A quick post after a roller coaster few weeks. Some highlights (and lowlights):
Don’s short term memory problems appear to be getting worse. He repeats the same question over and over, and cannot retain a sequence of instructions. If I ask him to do “a” and then “b” he will go do “a” but come back and ask me what else I wanted him to do…even when the instructions/requests are quite simple – e.g. please feed the dog, then get your gym bag. At the same time, he is still able to manage all of the “tasks of daily living,” drive, use his Iphone to navigate to unfamiliar locations, etc. We saw the neurologist last week, and while he still says it is a “grey area” the symptoms are increasingly indicative of some form of dementia, most likely Alzheimer’s. This was not a surprise, but still felt a bit like a punch to the gut. Don is now on Aricept, which we hope will improve some of the symptoms at least in the short term. We are also working on sleep issues, which both the neurologist and Don’s primary care doctor thing are playing a role, so there is likely a CPAP machine in his future. And I am working on maintaining routines, and providing enough daily activity to keep him occupied and give him some structure and a sense of purpose without having so many activities that he feels overwhelmed. It’s a challenge.
The memory issues are not made easier by the fact that they trigger both of us. I get too impatient and short-tempered (mostly out of fear, I think), and he gets angry and upset with himself when he forgets something or gets confused. I frequently feel like I am between a rock and a hard place, because if I remind him to do something (like bring his glasses when we are going out) he gets offended or upset, but if I don’t remind him he forgets and that creates its own drama.
Add in the adjustment to so much togetherness, which seems to be a common challenge if the experiences of friends whose husbands have also recently retired are anything to go by, and it has been pretty stressful. I am doing my best to manage the stress, and to do what I need to take care of myself.
I have met with a psychologist who I got to know through the Memory Club program that Don and I joined, and that was really helpful. I (and sometimes we) are going to meet with him regularly, which will give me a safe place to face what I am feeling and a way to get insight and advice from someone who is very familiar with the challenges of being the care partner for someone with dementia.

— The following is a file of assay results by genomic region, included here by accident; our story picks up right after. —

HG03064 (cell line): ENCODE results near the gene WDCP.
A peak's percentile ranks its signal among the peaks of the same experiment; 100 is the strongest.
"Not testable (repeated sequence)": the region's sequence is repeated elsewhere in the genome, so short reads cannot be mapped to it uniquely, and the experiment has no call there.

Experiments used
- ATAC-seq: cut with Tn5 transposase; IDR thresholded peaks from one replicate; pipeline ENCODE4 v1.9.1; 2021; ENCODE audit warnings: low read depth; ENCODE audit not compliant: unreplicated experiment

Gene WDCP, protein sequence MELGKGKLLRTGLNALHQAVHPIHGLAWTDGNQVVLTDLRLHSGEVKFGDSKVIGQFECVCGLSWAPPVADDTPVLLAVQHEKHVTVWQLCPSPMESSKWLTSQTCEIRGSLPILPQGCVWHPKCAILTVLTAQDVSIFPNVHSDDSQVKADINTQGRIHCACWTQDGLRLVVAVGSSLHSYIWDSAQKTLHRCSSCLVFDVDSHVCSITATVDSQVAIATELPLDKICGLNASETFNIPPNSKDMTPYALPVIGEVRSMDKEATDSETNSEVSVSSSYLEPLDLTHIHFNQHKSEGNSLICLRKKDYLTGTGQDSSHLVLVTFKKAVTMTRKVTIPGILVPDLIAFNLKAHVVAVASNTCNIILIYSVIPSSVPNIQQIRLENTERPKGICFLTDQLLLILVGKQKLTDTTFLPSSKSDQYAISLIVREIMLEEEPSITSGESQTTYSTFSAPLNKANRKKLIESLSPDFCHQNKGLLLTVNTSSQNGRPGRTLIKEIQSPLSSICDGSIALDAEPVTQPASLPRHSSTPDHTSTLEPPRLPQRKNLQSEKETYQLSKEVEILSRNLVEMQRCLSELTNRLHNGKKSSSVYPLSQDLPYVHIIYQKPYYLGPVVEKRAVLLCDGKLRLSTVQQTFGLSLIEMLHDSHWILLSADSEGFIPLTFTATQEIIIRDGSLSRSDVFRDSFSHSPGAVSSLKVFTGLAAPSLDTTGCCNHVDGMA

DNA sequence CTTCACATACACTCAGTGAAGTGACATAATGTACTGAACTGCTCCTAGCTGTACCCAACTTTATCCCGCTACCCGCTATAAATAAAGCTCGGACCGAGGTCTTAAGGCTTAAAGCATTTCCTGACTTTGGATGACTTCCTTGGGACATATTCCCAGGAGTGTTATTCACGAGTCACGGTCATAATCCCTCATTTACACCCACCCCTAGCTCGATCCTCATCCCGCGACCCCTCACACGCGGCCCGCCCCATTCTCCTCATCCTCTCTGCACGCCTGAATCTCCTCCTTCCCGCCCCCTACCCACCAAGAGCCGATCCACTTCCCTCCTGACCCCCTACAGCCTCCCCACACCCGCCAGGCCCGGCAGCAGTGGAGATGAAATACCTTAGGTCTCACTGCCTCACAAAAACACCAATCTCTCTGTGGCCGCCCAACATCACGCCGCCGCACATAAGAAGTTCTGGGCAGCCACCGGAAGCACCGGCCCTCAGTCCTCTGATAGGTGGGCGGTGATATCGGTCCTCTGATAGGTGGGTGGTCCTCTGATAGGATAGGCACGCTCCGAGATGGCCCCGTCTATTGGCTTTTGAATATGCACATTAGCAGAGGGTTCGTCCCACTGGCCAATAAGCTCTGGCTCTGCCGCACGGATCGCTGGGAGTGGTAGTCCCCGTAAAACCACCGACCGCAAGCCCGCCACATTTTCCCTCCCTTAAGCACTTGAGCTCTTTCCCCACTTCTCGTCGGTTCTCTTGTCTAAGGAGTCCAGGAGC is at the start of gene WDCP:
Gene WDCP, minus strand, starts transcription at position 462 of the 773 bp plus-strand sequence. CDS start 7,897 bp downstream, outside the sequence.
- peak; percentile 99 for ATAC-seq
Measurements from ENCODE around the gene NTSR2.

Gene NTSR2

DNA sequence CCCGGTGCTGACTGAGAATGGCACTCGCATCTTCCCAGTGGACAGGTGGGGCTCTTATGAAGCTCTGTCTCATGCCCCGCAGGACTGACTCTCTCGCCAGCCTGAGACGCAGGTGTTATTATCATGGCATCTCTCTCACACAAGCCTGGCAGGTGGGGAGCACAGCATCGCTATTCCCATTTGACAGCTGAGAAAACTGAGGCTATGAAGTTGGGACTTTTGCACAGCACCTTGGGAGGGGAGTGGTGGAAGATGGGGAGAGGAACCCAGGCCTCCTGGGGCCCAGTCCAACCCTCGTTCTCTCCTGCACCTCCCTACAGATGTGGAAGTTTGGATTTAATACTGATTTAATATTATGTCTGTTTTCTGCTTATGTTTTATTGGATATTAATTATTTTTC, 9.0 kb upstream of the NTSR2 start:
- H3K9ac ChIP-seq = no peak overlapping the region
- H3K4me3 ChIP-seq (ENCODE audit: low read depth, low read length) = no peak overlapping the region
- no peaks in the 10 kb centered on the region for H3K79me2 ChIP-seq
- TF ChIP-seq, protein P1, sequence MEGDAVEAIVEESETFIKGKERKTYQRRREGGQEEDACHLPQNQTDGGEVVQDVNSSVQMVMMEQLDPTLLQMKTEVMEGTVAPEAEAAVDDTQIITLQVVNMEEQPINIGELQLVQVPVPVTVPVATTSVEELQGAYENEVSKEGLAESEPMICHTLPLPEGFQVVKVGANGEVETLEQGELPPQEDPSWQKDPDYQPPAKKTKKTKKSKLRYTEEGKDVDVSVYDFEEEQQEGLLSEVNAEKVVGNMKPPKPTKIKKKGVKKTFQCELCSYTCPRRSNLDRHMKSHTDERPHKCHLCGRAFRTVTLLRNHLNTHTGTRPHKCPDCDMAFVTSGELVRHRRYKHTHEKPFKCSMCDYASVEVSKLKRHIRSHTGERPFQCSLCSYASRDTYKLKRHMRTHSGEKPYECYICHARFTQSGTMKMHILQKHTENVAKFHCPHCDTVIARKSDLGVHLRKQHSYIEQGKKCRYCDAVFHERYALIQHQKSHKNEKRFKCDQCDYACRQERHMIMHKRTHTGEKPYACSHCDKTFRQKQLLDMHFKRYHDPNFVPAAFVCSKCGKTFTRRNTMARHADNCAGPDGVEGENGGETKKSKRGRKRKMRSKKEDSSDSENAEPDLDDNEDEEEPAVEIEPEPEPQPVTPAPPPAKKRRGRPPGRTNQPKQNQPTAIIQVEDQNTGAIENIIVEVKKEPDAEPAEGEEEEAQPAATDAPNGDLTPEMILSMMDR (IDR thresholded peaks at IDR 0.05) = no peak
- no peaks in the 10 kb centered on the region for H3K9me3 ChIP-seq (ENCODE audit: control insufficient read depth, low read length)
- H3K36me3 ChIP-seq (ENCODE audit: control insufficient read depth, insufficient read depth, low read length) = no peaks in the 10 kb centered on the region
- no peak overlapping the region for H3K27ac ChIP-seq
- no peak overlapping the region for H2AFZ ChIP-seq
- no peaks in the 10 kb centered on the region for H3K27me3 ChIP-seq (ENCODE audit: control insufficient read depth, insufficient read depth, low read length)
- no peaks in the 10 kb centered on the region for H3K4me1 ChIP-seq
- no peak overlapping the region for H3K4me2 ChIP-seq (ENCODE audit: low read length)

I also started two activities that have long been on my bucket list – a weekly “Introduction to Masters Swimming” class, and ocean swims with a local club. I love being in the water, honing my skills, and being with a group of people who love being in the water as much as I do. It feels like I have found my tribe. My first time out with the ocean swimming club I did two miles…I was pretty slow, and was surprised to learn the next day that I was one of only two people to complete the entire distance!
The ocean swim was tough, but it gave me two hours of uninterrupted time to just think and reflect. Finishing it was also a huge confidence booster, since I was in the company of people who are much stronger and more experienced swimmers than I am.
Other highlights of the past few weeks have included time with good female friends, including a lunch with two of the women in our Memory Club cohort who really know what I am going through, several fun social events for us as a couple, and regular movie dates on $5 Tuesday.
Tomorrow we head to Alaska for a long-awaited adventure. We’ll be gone two weeks. Wifi connections permitting I hope to post some updates….look for photos of beautiful scenery and amazing wildlife!